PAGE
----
As a mother, it was challenging to imagine my kids going through mental health problems as my favorite pop star. Demi’s family must feel helpless when they learned about her struggles but could not do much to help her get over them. If I was in their position, I might have cried day and night and never left my kids out of my sight.
No Psychological Wellness Disorders
Nevertheless, since the kids were still too young, I tried to think of the things I could do to ensure that I won’t give them a mental health problem. I learned from health care professionals, read some resources on diagnostic and statistical manual of adolescent psychiatry as well as looked into family counseling.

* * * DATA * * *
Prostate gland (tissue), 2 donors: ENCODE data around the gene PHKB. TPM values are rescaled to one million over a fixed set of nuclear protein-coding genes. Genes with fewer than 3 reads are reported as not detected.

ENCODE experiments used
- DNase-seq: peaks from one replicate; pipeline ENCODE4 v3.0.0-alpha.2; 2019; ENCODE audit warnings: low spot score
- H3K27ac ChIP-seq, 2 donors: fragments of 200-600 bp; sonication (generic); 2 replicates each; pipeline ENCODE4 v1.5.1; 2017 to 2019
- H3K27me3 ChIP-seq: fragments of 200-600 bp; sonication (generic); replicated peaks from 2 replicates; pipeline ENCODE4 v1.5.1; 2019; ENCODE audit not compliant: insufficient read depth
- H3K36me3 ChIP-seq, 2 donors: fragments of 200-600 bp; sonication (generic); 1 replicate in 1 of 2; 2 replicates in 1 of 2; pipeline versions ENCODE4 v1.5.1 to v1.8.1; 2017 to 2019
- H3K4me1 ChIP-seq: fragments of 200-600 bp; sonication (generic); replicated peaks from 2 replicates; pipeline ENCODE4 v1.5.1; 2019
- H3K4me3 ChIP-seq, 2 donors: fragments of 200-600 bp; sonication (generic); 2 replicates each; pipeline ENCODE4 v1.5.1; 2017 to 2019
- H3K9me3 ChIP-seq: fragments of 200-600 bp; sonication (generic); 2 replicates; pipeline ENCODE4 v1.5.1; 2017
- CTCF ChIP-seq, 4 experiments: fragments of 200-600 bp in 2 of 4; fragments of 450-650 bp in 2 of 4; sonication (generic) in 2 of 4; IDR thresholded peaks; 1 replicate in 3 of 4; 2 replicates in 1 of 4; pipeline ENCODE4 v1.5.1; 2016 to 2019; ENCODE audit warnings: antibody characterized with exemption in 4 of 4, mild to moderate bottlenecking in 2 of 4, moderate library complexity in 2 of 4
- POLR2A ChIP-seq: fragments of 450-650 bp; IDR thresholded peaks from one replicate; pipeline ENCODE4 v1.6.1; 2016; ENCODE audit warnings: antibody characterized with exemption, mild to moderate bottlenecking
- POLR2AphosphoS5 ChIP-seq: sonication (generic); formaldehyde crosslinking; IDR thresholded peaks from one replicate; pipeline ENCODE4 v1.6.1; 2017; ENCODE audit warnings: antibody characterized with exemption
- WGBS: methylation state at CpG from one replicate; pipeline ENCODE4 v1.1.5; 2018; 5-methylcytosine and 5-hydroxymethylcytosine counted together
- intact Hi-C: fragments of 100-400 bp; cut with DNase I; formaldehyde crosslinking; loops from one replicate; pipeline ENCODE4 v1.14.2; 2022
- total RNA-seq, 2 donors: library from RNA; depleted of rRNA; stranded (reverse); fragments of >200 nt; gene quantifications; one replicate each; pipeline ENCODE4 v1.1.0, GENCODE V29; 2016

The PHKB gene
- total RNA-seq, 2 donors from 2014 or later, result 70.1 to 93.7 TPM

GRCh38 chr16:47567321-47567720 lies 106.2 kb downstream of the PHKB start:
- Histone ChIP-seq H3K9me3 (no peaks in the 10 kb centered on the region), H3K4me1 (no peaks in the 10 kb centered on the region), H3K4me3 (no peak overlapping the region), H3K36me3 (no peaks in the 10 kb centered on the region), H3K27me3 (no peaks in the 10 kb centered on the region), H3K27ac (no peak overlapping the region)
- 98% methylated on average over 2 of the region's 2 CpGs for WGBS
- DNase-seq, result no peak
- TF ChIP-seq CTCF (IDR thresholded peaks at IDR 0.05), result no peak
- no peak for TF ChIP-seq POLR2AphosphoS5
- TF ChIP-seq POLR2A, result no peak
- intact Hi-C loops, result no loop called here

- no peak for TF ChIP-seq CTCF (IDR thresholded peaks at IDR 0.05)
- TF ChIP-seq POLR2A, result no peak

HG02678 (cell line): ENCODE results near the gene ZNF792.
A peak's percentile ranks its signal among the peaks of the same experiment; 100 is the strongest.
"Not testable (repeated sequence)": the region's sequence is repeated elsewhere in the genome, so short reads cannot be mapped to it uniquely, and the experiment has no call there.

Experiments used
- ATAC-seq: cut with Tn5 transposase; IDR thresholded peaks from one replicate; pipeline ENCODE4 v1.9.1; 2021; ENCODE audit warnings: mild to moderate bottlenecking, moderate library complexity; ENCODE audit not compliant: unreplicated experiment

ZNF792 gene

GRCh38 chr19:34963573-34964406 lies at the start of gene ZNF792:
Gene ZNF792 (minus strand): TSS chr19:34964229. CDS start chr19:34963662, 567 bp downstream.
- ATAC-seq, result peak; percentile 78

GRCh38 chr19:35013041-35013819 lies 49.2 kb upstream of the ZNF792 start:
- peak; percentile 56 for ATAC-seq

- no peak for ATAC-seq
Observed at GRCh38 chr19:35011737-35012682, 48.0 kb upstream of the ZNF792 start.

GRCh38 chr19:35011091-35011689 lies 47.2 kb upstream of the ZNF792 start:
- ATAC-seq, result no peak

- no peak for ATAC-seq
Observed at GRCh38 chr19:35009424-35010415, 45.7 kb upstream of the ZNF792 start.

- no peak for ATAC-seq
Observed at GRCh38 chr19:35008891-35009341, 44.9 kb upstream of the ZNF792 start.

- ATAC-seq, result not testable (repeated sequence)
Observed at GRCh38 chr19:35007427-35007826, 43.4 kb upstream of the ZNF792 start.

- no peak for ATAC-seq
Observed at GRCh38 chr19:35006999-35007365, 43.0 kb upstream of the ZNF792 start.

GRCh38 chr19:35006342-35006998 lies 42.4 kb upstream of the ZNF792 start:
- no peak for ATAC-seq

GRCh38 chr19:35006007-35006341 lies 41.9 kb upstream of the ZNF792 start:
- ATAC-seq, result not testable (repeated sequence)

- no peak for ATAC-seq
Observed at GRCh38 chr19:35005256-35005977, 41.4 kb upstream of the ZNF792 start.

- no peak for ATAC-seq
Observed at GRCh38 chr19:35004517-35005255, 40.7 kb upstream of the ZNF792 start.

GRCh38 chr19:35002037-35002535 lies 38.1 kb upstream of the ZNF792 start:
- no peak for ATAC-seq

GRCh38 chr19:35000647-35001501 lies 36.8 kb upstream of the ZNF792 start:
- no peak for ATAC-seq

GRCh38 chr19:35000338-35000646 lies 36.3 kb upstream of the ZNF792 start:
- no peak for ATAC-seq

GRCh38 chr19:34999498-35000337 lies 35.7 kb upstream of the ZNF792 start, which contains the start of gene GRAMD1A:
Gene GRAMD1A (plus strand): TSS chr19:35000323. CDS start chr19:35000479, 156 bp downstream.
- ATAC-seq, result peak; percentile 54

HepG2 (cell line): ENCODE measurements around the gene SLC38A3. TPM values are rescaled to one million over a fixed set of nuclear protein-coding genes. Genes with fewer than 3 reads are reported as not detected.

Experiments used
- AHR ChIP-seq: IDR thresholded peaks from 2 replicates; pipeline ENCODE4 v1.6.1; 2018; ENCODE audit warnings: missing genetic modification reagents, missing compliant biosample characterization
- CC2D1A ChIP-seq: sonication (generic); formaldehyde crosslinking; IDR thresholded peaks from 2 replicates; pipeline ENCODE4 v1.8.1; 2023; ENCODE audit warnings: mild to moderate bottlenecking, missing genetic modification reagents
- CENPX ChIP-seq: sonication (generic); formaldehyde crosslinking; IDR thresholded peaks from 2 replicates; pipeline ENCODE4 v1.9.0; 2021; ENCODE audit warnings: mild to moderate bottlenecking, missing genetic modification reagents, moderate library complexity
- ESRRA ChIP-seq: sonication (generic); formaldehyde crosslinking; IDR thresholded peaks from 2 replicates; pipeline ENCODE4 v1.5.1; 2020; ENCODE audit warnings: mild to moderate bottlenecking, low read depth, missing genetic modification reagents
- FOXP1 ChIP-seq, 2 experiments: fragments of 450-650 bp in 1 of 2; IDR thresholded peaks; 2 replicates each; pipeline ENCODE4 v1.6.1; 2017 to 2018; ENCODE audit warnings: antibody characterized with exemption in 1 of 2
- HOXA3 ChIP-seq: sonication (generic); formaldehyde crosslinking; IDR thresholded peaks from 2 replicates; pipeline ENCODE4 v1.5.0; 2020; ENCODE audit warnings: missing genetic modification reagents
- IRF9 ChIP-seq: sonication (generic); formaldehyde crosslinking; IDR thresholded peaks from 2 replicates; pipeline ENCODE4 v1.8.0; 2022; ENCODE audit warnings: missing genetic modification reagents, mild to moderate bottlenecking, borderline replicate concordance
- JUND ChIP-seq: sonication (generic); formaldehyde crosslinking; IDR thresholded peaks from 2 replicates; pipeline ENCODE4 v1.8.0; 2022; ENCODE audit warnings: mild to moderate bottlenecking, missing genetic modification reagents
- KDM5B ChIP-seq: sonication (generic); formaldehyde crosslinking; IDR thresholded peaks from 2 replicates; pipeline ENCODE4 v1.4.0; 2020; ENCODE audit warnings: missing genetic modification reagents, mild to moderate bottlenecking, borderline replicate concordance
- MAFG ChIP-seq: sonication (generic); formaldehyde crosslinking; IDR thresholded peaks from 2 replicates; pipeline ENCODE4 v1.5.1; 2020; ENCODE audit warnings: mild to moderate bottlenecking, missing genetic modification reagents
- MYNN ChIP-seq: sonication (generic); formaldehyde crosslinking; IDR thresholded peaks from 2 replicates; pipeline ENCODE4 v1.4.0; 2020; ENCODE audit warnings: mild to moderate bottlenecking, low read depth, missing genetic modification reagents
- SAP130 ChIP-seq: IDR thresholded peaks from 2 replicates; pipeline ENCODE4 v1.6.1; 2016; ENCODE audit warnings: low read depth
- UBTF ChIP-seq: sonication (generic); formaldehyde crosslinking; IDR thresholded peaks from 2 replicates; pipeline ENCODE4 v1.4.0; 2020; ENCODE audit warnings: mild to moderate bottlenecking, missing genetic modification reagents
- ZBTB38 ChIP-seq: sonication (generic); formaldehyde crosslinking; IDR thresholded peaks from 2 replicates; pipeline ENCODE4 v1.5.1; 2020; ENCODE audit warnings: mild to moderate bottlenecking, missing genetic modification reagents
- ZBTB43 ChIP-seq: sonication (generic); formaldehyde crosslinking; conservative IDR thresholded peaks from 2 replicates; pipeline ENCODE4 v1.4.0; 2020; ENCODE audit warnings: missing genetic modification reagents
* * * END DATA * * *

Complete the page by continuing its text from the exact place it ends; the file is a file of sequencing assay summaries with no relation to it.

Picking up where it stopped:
Watch The Words In Front of Kids
Before having kids, I used to be more carefree with my word choices. It was effortless for my friends and me to hurl the F word to each other whenever we met as if it was the most normal thing to do. We also made insensitive comments about various people or things that I admittedly did not think about before.
But when I gave birth to a smart little girl who went through a lengthy phase of copying everything she heard, my husband and I became more mindful of our words. We wanted to shield her from F-bombs as much as we could and preserve her innocence. After all, the worst-case scenario was that our kid would end up a racist or depressive person.
Avoid Fighting In Front Of The Kids
No one—not even me—could have a perfect marriage. Although our fights happened every four months or so, my husband and I made a pact that we would only argue away from the kid’s eyes. Whenever we’re in front of them, we always tried to be peaceful and loving so that that’s what our kids would learn to be while growing up.